It looks like you're using an Ad Blocker.

Please white-list or disable AboveTopSecret.com in your ad-blocking tool.

Thank you.

 

Some features of ATS will be disabled while you continue to use an ad-blocker.

 

Weird California sighting

page: 34
134
<< 31  32  33    35  36  37 >>

log in

join
share:

posted on Jul, 23 2014 @ 12:32 AM
link   

originally posted by: TXRabbit
I saw on one of these threads somewhere a map-graphic which showed common refueling routes across the country and luckily, the space above DFW here is a very common one.

Q - would these test-flights use these common lanes for refueling (if they refuel mid-air) so chances of seeing one are higher?


This?


641A and 641B are the primary groom lake refueling tracks, but when were up there testing, usually dreamland will tell us where to circle at, most of the time right above the flight testing going on. Since were already in restricted airspace, no need for MARSA from air traffic control and no need to even coordinate with controllers.

Right now they are going over the pacific ocean to refuel. Probably to stay out of the publics view. we have military airspace out there as well.




posted on Jul, 23 2014 @ 12:38 AM
link   
a reply to: boomer135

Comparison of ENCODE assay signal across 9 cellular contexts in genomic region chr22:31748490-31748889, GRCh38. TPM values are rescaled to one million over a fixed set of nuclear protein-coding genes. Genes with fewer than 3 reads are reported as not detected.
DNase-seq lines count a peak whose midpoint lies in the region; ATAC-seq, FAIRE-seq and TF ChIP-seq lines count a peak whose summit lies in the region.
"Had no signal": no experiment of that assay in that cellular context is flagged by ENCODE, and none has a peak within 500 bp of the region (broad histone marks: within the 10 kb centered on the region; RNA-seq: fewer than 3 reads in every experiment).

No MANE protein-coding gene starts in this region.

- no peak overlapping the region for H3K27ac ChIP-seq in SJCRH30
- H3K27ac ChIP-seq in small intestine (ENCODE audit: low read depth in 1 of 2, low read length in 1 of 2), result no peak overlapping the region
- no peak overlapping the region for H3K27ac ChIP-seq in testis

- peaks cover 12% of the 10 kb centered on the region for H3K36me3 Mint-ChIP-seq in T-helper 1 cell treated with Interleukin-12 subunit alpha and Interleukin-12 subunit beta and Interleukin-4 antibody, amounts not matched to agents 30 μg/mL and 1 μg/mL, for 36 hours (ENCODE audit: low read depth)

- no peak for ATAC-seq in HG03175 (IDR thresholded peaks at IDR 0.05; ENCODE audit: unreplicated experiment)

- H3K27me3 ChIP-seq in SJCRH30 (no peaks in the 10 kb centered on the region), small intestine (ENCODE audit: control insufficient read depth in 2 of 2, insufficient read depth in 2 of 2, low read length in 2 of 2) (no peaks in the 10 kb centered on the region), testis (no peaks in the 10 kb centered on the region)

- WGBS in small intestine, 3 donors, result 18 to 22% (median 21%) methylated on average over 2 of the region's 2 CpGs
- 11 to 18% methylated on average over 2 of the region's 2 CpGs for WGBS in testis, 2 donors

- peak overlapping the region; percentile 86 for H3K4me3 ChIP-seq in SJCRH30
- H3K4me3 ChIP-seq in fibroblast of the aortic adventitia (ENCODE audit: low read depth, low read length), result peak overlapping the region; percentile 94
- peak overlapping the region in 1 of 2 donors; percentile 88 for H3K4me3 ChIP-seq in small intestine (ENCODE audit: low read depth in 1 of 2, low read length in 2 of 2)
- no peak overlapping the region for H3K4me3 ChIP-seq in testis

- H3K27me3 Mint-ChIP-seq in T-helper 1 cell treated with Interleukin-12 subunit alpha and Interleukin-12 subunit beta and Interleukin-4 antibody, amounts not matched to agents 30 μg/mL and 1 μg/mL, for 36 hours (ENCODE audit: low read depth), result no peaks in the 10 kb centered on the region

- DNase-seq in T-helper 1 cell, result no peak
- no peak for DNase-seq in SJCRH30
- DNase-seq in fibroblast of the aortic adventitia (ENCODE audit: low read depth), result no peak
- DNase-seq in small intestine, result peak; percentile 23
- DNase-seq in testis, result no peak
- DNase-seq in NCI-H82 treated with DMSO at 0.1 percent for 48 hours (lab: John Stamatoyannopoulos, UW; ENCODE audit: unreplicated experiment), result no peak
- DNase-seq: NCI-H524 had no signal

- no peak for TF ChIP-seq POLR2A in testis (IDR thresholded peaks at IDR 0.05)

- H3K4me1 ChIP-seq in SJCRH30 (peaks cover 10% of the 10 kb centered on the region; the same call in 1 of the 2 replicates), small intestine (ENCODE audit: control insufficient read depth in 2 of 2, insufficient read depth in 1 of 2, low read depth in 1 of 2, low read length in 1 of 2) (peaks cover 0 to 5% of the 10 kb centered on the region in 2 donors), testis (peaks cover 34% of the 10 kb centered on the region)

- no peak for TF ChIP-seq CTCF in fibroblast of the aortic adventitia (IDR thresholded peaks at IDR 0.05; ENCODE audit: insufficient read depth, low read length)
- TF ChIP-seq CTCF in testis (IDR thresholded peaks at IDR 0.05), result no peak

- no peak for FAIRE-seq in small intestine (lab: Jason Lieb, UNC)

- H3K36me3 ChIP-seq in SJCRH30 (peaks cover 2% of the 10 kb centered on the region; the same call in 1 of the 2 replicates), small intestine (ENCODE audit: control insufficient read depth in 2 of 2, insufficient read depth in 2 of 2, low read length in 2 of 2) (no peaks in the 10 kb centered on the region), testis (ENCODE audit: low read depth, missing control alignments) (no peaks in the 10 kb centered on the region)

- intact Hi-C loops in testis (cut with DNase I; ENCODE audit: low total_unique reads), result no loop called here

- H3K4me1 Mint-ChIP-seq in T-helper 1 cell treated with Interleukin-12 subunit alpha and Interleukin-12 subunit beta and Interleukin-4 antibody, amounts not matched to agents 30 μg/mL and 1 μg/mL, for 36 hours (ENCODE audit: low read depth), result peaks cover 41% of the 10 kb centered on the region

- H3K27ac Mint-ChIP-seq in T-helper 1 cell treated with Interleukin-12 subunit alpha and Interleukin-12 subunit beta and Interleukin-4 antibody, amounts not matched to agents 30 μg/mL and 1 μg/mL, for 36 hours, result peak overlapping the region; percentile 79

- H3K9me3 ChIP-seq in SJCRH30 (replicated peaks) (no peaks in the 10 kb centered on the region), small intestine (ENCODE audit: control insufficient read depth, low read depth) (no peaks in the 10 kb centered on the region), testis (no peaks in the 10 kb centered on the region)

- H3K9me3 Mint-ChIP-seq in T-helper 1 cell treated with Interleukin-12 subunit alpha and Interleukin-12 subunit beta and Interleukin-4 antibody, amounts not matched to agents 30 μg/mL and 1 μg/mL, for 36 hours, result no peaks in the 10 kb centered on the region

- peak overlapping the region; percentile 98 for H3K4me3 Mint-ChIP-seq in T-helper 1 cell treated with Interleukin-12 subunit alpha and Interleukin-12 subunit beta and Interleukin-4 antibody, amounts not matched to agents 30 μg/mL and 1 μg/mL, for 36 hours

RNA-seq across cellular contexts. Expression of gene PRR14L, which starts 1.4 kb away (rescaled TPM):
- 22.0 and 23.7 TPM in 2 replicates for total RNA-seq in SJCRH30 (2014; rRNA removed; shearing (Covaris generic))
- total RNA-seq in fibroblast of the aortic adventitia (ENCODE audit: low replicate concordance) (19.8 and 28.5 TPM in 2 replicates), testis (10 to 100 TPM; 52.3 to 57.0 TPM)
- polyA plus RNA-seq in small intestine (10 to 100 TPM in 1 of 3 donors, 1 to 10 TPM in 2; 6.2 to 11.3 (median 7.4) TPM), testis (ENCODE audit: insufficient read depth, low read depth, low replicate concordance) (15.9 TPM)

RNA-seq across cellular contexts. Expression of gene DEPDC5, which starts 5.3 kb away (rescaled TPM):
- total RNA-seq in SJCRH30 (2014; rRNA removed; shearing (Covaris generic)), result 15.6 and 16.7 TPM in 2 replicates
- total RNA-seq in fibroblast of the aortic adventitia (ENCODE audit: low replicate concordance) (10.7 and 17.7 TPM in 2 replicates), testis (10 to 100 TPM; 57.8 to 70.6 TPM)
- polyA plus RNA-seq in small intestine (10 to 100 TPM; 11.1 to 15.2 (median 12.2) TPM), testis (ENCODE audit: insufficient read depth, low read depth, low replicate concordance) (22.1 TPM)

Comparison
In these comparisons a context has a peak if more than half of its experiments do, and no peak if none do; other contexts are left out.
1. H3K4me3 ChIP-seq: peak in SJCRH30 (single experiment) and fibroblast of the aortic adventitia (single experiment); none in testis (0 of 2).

From what I have heard they were running West on speed runs, sitting there after landing, and waiting until it was dark back here, so they could launch and land here at night.



posted on Jul, 23 2014 @ 12:54 AM
link   
All: I have been lurking around the Aircraft Projects forum for about a week and finally decided I probably have a few things to share, so I reactivated my account.

By way of introduction, my background is in nuclear/high energy physics—a field in which I worked for about 6 or 7 years--followed by about 35 years as a professional aerospace engineer based out of Moffett Field, CA. I guess I will comment about the Weird California sighting on this thread and on the Proteus events that have been seen in Utah over at the Wichita Sighting thread.

A couple of weeks ago SonofaSkunk asked what I think is the right question: “What type of fuel would produce a green flame?” I haven’t seen anyone answer, but I think the answer is Diborane.

Diborane is a very energetic fuel that has the advantage that its combustion products are very light and therefore move very fast. When combined with a good oxidizer it can produce a rocket motor with a specific impulse almost as good as Lox-Hydrogen. But, in the liquid form, Diborane is much denser than liquid Hydrogen, so the fuel tanks can be much, much smaller and lighter. This makes it a really good candidate in theory for a single stage to orbit vehicle. Also, it burns with a very distinctive green flame.